I spent Saturday night in that semi-conscious stage of being half-awake and half-asleep. Every couple of hours, I would lean forward and look at the clock, then calculate in my head how many hours of sleep I would get if I fell asleep at that very moment. Of course, that only makes it worse. It’s classic insomnia. You can’t sleep because you are too busy worrying about not being able to sleep. I had spent all day Saturday slightly nervous about the half marathon, but when I got into bed and all the distractions were gone, I started to panic. What if I hadn’t run enough hard tempos? What if I ran too many miles last week? I had only run two races in 2012, and the longest one was four miles. This was 13.1! I thought about my last half-marathon which was a disaster. Before I knew it, it was 5:30am.
I got to the corral just before 7:00am and immediately ran into Val Matena who had travelled up from Charlotte. She pointed me in the direction of her husband Dan who would be starting near me. On the line, I passed the time calming nerves by talking with Dan, and two friends from the Front Runners team, Thomas and Josh. We watched the elites warm up, envious of their ability to get in striders and then listened to the starting line announcer introducer Kara Goucher by pronouncing her name wrong. (Seriously!?!)
When the horn finally went off, there was a bit of bottle-necking up front and then we were off. About 300 meters into the race, my Urban Athletics teammate, Jason, jumped in to click off some miles with me. I ran past Charlotte’s Alana Hadley and Stephanie Pezzullo and wished them luck and then started executing my race plan. The first 10k of the course is a full lap around Central Park. It is much more challenging than the second half of the course, but the race is made in the first half. In my head, I knew I had to be out of the park between 33 and 34 minutes to have a shot at my goal which was 1:12 or faster.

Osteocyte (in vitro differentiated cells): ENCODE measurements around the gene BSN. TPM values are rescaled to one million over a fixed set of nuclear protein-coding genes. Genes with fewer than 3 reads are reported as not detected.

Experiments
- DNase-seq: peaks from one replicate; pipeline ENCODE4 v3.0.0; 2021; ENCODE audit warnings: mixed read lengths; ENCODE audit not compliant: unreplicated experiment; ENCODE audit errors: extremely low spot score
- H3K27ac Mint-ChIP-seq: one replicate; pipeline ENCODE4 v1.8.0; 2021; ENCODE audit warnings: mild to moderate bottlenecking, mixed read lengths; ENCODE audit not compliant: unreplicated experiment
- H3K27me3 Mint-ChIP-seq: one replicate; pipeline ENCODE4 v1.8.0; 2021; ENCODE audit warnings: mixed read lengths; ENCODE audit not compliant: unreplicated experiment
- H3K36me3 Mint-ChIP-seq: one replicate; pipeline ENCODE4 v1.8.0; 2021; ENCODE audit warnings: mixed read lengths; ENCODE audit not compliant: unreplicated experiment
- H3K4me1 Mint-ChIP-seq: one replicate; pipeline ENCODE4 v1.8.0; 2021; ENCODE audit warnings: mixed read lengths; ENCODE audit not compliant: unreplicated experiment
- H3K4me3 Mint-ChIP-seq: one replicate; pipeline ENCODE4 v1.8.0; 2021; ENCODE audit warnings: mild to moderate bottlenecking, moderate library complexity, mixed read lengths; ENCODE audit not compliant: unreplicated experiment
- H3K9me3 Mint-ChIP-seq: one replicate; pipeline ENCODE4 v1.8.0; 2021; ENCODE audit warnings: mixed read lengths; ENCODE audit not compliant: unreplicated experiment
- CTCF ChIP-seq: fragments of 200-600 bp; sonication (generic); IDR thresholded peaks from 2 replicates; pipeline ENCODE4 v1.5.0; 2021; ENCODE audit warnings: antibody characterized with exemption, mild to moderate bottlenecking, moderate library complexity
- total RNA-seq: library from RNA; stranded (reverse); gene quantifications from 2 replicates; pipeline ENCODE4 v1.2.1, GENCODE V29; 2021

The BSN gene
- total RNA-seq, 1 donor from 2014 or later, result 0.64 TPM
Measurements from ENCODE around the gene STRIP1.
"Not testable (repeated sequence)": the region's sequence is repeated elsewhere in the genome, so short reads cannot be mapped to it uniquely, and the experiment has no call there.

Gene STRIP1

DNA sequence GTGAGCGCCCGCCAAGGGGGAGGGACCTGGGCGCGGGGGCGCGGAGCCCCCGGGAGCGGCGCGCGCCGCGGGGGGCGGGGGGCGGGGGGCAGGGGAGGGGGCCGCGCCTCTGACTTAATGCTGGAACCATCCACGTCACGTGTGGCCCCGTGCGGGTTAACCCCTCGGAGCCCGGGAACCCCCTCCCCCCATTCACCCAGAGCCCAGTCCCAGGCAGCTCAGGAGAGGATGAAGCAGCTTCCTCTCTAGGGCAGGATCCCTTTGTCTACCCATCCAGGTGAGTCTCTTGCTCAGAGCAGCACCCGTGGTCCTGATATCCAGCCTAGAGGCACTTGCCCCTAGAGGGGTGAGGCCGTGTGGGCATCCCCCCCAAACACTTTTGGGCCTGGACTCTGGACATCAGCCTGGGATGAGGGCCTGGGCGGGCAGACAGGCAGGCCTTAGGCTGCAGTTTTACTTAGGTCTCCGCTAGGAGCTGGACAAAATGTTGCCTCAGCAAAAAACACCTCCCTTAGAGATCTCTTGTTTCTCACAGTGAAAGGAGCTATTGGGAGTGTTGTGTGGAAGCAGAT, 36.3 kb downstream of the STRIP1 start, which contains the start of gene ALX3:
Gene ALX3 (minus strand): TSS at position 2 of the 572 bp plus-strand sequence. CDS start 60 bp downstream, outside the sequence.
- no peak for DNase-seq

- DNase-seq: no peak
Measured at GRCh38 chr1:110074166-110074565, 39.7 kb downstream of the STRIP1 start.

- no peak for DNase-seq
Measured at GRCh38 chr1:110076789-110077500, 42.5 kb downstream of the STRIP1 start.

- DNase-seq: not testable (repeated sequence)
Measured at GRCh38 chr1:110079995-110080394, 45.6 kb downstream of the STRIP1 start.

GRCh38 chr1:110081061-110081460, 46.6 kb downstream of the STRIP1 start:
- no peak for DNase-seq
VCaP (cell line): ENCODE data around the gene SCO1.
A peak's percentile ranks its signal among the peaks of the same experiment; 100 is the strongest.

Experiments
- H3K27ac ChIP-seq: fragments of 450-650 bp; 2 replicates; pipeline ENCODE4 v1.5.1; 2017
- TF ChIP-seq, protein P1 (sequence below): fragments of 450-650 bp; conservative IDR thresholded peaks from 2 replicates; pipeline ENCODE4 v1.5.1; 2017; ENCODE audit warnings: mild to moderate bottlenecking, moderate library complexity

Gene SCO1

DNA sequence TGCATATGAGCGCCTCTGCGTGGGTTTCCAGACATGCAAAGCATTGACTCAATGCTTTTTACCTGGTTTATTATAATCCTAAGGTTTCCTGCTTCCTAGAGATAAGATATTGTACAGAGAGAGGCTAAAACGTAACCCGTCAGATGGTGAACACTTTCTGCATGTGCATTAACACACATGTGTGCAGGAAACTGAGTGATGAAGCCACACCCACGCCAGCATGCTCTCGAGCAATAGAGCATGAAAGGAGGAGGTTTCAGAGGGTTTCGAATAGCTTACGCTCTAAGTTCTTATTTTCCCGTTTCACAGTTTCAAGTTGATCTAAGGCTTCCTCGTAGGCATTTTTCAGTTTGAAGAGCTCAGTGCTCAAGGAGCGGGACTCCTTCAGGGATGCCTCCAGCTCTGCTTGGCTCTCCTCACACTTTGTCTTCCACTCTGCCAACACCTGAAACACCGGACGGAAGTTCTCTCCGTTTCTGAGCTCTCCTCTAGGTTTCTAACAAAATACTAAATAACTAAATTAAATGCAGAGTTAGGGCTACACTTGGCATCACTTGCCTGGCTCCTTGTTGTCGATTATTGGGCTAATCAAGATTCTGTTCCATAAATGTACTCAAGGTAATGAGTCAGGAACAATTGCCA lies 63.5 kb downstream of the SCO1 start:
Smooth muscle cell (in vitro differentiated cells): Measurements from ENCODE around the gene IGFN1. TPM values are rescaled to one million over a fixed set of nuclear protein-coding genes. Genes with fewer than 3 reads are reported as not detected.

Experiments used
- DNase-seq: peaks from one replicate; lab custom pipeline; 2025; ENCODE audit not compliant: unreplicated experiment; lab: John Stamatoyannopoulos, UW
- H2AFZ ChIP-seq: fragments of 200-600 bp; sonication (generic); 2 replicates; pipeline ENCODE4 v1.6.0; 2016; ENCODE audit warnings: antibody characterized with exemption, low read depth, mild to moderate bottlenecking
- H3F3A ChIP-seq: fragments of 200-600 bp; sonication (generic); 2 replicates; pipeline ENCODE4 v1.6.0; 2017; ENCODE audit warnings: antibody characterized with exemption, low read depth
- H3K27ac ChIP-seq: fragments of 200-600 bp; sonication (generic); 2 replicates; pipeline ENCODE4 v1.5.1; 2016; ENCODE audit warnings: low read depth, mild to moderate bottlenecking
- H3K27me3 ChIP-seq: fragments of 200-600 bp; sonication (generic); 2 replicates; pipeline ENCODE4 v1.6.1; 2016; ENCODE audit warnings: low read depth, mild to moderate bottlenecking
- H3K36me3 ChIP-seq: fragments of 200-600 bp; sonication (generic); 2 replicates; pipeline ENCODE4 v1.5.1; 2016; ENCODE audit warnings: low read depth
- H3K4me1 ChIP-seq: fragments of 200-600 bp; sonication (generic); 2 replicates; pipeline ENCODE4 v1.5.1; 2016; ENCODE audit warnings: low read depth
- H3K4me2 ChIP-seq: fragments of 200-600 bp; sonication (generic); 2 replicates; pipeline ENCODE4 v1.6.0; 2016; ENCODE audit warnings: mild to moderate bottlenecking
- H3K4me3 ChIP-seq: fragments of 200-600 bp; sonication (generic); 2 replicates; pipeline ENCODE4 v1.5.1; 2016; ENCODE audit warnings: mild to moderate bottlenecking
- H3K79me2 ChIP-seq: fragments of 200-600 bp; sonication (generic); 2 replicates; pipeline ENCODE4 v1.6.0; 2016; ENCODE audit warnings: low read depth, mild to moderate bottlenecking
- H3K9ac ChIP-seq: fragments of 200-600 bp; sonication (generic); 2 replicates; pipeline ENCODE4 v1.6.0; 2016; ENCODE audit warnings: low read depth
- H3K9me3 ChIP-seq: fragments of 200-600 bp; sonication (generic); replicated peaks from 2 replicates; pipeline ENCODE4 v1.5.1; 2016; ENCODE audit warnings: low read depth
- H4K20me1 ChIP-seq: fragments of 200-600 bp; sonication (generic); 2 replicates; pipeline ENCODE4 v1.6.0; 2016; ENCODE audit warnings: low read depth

About ½ mile into the park, Jason and I settled in with Olympic marathoner Desiree Davila who was running a comfortable pace. The added bonus was that Desi’s fame meant a lot of people were cheering for her, so I was happy to benefit from some of that positive energy. We went back and forth with me leading on the hills and her coming back when the course descended or flattened out. There was a huge sense of relief after conquering the Harlem Hills because even though it was early in the race, it was the part I feared the most. We hit the 5K in 16:40. Right on target.
Coming back to the starting area, it was amazing how many people weren’t even close to beginning their race when we were nearly 6 miles in. The huge crowd of runners was super supportive, giving us the loudest cheers we’d heard so far. Again, it didn’t hurt that I was right near Desi who everyone recognized. Leaving the park, I saw and heard Lauren cheering which gave me a little boost as we crossed the 10k in 33:31 (which is a three second PR).
As I mentioned, the park is the hard part. Once the course goes onto 7th Avenue, it flattens out. The problem is, you’ve trashed your legs on the hills. As we headed toward Times Square, I was temporarily distracted by the site of one of the world’s most famous places completely shut down to traffic. Have you seen Vanilla Sky? It was sort of like that. There was supposed to be bands lining this stretch of the course, but most were still setting up when we went by. I took my first sip of water before heading toward the West Side Highway.